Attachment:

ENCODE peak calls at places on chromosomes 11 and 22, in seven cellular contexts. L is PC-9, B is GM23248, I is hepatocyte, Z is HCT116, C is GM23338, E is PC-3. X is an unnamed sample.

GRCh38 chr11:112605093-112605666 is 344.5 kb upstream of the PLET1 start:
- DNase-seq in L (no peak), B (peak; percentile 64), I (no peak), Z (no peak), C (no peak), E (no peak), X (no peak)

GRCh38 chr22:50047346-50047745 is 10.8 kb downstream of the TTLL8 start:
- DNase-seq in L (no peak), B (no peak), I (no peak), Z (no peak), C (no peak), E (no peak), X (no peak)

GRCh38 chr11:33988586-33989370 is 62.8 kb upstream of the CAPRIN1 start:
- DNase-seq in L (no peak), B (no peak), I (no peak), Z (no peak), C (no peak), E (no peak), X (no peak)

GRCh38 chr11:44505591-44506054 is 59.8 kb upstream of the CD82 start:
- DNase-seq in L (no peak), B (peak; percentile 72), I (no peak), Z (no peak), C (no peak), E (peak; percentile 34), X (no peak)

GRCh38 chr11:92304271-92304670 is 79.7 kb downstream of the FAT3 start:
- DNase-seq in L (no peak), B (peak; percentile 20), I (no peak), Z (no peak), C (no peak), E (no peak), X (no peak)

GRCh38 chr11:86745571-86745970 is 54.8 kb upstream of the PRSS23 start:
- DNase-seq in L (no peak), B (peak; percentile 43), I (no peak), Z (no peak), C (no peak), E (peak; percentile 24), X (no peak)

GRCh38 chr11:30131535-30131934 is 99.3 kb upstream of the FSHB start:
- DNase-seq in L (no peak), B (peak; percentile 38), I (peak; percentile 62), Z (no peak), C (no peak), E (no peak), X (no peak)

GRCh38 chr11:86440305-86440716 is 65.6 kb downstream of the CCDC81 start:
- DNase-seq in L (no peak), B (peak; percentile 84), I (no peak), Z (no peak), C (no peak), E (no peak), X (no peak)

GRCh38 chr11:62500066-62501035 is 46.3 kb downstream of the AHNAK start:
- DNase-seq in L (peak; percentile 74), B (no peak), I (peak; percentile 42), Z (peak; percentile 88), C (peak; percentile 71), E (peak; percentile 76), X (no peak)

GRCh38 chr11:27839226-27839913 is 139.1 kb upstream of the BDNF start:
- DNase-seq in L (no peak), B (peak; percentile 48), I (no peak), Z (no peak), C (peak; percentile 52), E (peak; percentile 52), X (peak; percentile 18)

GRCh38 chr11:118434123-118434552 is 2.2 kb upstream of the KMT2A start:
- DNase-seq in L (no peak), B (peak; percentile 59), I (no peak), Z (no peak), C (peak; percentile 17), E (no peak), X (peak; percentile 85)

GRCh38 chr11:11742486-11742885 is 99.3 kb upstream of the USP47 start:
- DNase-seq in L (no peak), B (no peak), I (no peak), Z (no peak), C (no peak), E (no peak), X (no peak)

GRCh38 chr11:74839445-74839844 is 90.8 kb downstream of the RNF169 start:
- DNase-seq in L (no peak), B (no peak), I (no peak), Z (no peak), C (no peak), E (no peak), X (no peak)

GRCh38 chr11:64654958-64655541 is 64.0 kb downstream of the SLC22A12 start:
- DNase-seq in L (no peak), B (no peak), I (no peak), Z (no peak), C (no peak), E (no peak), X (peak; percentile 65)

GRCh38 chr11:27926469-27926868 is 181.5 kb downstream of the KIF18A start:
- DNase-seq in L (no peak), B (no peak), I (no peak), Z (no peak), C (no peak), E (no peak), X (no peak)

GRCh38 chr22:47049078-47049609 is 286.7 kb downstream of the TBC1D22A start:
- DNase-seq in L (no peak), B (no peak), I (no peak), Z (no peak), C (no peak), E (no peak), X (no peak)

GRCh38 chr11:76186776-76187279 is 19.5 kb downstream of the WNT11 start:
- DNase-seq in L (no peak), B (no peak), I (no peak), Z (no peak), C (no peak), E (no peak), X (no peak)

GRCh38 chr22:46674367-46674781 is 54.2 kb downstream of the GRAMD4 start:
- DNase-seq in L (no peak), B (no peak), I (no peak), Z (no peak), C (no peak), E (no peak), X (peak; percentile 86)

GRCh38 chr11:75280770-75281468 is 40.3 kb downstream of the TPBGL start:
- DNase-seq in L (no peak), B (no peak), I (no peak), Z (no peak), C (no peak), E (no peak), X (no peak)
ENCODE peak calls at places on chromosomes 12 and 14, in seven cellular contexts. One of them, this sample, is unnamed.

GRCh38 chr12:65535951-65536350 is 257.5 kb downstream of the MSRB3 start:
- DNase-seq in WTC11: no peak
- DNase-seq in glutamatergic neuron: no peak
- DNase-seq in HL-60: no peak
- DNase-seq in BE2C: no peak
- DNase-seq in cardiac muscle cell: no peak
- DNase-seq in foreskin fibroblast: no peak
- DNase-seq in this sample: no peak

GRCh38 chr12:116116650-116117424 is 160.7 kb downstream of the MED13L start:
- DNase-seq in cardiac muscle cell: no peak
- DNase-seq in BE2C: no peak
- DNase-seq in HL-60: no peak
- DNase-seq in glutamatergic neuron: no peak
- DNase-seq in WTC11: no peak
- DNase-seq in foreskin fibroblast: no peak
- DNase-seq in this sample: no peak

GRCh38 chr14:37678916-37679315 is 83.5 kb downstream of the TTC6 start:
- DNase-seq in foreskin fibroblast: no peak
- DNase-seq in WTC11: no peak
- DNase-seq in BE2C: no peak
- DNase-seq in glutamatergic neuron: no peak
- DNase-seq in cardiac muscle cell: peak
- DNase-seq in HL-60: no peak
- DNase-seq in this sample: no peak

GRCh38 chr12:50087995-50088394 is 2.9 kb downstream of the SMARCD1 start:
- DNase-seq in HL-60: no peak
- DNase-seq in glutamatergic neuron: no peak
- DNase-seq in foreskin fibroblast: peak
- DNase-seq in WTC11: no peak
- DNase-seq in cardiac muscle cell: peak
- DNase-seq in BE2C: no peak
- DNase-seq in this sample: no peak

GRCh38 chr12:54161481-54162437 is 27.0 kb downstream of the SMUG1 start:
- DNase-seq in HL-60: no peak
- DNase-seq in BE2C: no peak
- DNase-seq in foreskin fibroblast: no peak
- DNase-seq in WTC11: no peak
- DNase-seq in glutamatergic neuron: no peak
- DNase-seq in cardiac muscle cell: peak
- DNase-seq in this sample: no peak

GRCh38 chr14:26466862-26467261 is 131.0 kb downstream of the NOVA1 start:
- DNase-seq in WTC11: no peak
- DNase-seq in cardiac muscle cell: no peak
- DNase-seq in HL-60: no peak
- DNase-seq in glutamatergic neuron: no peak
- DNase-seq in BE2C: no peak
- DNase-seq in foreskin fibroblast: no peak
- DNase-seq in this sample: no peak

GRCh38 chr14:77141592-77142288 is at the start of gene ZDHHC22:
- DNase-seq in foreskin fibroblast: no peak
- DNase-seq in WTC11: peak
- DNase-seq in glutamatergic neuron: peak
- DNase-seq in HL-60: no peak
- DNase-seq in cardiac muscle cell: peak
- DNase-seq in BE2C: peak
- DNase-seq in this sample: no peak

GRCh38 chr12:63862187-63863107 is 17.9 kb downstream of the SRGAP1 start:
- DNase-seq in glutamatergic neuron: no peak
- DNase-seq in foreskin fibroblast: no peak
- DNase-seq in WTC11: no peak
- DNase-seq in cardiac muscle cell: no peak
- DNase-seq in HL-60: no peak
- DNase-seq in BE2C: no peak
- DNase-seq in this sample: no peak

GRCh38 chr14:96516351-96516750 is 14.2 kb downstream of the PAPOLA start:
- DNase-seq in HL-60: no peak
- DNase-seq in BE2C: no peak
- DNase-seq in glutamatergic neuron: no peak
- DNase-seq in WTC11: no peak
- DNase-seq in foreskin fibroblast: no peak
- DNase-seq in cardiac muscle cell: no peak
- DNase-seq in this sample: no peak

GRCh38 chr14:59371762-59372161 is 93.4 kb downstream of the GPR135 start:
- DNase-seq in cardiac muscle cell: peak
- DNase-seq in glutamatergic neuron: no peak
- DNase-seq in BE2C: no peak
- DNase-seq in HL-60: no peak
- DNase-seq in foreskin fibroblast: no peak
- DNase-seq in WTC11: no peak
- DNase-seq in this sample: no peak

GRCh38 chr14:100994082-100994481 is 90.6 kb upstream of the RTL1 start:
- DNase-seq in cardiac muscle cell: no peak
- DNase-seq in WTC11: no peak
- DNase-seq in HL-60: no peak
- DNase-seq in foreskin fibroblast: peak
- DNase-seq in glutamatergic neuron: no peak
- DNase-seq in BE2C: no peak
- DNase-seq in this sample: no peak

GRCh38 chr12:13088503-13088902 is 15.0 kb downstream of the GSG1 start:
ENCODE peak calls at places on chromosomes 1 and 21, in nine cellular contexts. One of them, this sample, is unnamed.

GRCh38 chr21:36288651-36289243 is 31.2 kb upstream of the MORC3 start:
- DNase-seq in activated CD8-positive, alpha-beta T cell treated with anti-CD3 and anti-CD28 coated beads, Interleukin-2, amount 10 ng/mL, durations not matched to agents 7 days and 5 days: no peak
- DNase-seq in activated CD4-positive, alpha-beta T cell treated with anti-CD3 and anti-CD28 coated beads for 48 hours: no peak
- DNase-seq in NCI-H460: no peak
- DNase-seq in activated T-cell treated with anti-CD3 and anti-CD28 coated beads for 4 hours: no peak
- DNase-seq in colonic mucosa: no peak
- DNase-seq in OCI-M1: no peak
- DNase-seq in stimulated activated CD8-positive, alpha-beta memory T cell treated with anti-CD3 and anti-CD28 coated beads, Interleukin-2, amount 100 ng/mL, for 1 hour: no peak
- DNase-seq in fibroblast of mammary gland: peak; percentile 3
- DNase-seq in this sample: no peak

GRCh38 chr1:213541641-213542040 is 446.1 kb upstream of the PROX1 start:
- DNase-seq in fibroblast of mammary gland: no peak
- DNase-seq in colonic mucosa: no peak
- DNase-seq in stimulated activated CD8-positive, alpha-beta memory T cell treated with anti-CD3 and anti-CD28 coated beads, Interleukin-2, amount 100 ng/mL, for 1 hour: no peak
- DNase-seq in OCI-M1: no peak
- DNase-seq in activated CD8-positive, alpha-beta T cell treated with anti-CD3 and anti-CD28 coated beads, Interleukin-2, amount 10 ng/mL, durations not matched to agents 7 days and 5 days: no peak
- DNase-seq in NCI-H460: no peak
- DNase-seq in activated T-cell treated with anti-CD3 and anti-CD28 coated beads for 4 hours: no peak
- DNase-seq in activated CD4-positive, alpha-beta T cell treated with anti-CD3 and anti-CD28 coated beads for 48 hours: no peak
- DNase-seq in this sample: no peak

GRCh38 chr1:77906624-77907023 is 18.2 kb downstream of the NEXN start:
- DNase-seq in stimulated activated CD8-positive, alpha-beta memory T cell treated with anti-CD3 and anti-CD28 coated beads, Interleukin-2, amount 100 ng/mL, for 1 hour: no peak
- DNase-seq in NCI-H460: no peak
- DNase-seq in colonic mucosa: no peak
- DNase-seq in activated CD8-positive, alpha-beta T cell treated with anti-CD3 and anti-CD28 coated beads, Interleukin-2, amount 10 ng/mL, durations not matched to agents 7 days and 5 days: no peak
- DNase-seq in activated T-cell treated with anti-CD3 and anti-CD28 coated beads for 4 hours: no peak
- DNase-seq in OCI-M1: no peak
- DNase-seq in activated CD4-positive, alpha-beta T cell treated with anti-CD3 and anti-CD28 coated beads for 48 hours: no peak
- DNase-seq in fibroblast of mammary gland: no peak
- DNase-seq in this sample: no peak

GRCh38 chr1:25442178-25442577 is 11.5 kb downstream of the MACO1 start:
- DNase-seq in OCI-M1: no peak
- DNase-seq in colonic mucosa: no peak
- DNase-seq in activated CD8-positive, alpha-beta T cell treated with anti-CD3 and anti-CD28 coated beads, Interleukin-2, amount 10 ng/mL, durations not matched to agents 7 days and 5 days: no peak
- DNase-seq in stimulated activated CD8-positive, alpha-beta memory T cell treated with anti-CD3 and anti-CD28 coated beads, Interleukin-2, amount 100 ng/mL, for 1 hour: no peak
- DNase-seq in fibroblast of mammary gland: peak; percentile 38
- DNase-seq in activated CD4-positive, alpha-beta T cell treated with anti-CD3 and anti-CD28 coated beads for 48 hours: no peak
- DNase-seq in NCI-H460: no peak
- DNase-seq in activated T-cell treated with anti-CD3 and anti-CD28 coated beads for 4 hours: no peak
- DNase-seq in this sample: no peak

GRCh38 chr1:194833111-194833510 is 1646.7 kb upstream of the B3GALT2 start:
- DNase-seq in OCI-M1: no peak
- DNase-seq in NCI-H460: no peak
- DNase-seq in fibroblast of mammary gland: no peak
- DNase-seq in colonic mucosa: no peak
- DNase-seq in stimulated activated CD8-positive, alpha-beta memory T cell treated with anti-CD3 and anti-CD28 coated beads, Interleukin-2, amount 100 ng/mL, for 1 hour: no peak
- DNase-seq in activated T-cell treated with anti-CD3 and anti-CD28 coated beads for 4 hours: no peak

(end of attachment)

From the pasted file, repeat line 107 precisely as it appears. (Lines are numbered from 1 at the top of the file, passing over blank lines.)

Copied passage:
- DNase-seq in BE2C: no peak